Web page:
Don Was was born Donald Fagenson in Detroit on September 13, 1952. A hitmaker in his own right with Was (Not Was), producer of hundreds of key albums by everyone from the Rolling Stones to Bob Dylan and from Bonnie Raitt to Brian Wilson, he’s also been president of Blue Note Records since 2012.
Was oversaw the exciting new expansion of Blue Note in its 75th anniversary year of 2014. He presided over the emergence of Gregory Porter and other fresh talents such as Robert Glasper and José James, the signing of Aaron Neville (for the My True Story album, which Don co-produced with Keith Richards) and the re-signing to the label of jazz great Wayne Shorter.
But Was also continues in his roving brief as a hugely in-demand, A-list producer. He played on the solo album by Benmont Tench from Tom Petty’s Heartbreakers, produced multi-million-selling John Mayer’s Paradise Valley release and worked with the late French superstar Johnny Hallyday. He also helmed Vanished Gardens, the collaborative album by Charles Lloyd & The Marvels and Lucinda Williams. Was also conquered the challenging task of completing the production of Gregg Allman’s superb Southern Blood album after the great artist’s death in 2017.
He’s been the Stones’ studio confidant since 1994’s Voodoo Lounge and produced their last studio set, 2005’s A Bigger Bang, as well as Raitt’s career-changing, Grammy-winning 1989 landmark Nick Of Time, Dylan’s Under The Red Sky in 1990 and far too many other important albums to mention.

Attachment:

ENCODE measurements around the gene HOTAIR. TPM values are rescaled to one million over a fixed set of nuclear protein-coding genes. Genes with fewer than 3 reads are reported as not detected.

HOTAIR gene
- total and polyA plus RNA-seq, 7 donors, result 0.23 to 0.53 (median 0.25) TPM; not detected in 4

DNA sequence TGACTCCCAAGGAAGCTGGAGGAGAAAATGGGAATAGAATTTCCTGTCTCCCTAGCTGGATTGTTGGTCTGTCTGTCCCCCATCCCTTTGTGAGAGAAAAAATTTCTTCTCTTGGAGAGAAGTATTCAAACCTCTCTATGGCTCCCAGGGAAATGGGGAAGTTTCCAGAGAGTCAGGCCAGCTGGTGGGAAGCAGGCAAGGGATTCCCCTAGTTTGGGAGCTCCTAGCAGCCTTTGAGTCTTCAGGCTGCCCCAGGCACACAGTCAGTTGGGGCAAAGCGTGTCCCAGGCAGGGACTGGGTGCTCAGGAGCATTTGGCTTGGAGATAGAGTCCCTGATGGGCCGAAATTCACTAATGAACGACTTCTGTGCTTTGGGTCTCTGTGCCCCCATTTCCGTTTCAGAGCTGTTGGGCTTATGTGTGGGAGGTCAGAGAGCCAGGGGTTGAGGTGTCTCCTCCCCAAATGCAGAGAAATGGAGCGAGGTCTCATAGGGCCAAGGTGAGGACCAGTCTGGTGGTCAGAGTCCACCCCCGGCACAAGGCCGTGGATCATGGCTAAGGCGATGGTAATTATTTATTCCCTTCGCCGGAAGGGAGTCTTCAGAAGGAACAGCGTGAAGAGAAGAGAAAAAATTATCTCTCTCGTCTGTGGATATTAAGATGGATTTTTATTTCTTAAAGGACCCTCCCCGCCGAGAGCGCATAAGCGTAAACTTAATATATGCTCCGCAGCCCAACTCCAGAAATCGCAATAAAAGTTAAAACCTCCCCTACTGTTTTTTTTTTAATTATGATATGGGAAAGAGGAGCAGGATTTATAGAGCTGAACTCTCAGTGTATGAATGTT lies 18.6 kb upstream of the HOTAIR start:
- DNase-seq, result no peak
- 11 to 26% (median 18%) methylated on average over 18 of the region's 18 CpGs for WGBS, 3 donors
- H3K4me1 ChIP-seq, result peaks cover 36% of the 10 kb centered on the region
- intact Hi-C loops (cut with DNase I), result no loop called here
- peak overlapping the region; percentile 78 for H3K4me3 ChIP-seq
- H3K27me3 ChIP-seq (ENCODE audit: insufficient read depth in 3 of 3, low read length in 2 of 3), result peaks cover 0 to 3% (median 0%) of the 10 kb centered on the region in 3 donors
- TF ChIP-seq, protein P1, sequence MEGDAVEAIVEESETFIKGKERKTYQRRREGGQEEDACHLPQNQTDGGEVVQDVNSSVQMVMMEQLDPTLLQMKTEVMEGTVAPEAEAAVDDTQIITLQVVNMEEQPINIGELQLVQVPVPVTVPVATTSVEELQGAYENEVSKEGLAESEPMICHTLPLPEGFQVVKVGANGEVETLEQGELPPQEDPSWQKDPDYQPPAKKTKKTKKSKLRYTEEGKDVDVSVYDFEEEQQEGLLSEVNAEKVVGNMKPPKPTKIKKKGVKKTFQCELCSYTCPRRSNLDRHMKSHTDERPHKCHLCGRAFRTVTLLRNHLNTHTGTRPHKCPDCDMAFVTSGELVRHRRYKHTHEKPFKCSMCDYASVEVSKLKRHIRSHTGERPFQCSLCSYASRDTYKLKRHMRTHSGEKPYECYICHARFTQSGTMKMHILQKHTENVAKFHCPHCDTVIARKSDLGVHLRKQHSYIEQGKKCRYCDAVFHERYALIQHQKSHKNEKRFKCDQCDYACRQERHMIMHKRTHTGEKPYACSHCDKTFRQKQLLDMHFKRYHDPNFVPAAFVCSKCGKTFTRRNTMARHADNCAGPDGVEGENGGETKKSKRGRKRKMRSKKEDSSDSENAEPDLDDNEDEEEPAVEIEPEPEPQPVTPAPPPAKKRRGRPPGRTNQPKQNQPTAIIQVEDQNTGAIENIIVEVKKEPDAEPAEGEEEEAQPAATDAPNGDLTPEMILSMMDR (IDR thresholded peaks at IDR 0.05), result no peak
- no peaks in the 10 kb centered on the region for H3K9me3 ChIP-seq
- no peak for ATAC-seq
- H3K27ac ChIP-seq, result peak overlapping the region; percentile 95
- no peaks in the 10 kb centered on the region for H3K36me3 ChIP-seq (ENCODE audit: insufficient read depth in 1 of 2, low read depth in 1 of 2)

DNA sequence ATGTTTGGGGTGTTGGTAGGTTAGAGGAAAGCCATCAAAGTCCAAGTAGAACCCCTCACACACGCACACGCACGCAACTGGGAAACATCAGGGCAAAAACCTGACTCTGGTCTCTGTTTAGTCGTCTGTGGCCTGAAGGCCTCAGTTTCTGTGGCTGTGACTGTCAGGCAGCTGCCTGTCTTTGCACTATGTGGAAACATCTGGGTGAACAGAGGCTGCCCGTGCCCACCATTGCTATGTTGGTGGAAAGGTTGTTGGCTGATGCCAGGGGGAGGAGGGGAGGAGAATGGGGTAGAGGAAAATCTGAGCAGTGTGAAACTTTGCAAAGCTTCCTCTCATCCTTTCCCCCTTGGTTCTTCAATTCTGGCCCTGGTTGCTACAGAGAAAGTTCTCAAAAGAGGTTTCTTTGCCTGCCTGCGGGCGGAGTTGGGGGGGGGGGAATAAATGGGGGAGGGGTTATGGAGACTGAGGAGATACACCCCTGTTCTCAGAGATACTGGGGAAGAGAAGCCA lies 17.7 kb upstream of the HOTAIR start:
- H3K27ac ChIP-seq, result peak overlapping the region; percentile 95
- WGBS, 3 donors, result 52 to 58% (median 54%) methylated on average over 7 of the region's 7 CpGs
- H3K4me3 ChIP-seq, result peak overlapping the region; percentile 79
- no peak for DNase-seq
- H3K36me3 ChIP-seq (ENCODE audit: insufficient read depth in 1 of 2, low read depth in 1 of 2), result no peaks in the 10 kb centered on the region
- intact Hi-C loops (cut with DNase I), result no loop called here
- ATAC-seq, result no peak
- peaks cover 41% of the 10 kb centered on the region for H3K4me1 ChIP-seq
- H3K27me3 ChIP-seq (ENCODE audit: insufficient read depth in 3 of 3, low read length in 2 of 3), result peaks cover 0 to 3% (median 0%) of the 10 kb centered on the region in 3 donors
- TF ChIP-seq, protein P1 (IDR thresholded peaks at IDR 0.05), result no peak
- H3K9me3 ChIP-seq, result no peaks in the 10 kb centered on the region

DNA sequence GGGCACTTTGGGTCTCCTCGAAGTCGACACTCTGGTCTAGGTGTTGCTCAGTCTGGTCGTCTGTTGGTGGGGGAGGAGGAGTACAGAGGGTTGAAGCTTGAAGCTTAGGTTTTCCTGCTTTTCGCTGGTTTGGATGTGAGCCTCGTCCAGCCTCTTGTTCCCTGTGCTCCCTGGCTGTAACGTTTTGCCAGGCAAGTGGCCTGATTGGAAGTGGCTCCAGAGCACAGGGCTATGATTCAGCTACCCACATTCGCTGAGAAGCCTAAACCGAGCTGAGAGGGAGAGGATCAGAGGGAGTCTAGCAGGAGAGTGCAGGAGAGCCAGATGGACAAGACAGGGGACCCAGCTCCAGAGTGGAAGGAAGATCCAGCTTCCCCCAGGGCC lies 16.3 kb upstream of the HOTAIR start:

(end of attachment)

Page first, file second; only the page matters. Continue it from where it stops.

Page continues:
With the groundbreaking dance-R&B-pop band Was (Not Was), which he founded with longtime friend David Weiss (aka David Was), he emerged on Island’s ultra-cool Ze label in 1981. The band have released five albums to date and produced such memorable tracks as “Out Come The Freaks,” “Walk The Dinosaur,” “Spy In The House Of Love,” and their remake of “Papa Was A Rollin’ Stone.”
Meanwhile, back at Blue Note, Was presided over the company’s momentous 80th birthday celebrations, a milestone observed with great imagination and scope. In the studio, the early 2020s have seen him working with Ryan Adams and, again, with Mayer, on his eighth set Sob Rock.
Listen to our playlist of 20 great studio moments (among hundreds) created by one of the most multi-talented musicians of the era.